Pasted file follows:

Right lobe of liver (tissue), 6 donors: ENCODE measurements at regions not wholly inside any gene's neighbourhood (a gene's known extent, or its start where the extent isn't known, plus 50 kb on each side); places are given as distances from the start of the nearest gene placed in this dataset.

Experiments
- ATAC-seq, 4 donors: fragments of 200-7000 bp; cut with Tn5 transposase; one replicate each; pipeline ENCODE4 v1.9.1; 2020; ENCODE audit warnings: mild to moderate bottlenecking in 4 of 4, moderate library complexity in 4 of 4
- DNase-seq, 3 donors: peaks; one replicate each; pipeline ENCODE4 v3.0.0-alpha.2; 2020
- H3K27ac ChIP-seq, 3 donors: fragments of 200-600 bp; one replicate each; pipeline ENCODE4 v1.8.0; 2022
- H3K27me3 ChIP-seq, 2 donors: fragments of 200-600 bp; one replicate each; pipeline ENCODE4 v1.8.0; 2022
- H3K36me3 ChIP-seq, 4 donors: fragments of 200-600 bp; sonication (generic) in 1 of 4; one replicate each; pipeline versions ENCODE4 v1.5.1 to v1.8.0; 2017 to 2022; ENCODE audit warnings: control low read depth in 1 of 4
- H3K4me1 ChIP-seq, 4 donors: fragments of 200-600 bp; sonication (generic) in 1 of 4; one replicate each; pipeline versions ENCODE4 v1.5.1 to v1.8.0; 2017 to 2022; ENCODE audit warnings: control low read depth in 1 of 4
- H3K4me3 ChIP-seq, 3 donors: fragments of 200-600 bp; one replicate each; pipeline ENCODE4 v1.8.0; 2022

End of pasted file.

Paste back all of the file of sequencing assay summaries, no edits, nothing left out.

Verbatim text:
Right lobe of liver (tissue), 6 donors: ENCODE measurements at regions not wholly inside any gene's neighbourhood (a gene's known extent, or its start where the extent isn't known, plus 50 kb on each side); places are given as distances from the start of the nearest gene placed in this dataset.

Experiments
- ATAC-seq, 4 donors: fragments of 200-7000 bp; cut with Tn5 transposase; one replicate each; pipeline ENCODE4 v1.9.1; 2020; ENCODE audit warnings: mild to moderate bottlenecking in 4 of 4, moderate library complexity in 4 of 4
- DNase-seq, 3 donors: peaks; one replicate each; pipeline ENCODE4 v3.0.0-alpha.2; 2020
- H3K27ac ChIP-seq, 3 donors: fragments of 200-600 bp; one replicate each; pipeline ENCODE4 v1.8.0; 2022
- H3K27me3 ChIP-seq, 2 donors: fragments of 200-600 bp; one replicate each; pipeline ENCODE4 v1.8.0; 2022
- H3K36me3 ChIP-seq, 4 donors: fragments of 200-600 bp; sonication (generic) in 1 of 4; one replicate each; pipeline versions ENCODE4 v1.5.1 to v1.8.0; 2017 to 2022; ENCODE audit warnings: control low read depth in 1 of 4
- H3K4me1 ChIP-seq, 4 donors: fragments of 200-600 bp; sonication (generic) in 1 of 4; one replicate each; pipeline versions ENCODE4 v1.5.1 to v1.8.0; 2017 to 2022; ENCODE audit warnings: control low read depth in 1 of 4
- H3K4me3 ChIP-seq, 3 donors: fragments of 200-600 bp; one replicate each; pipeline ENCODE4 v1.8.0; 2022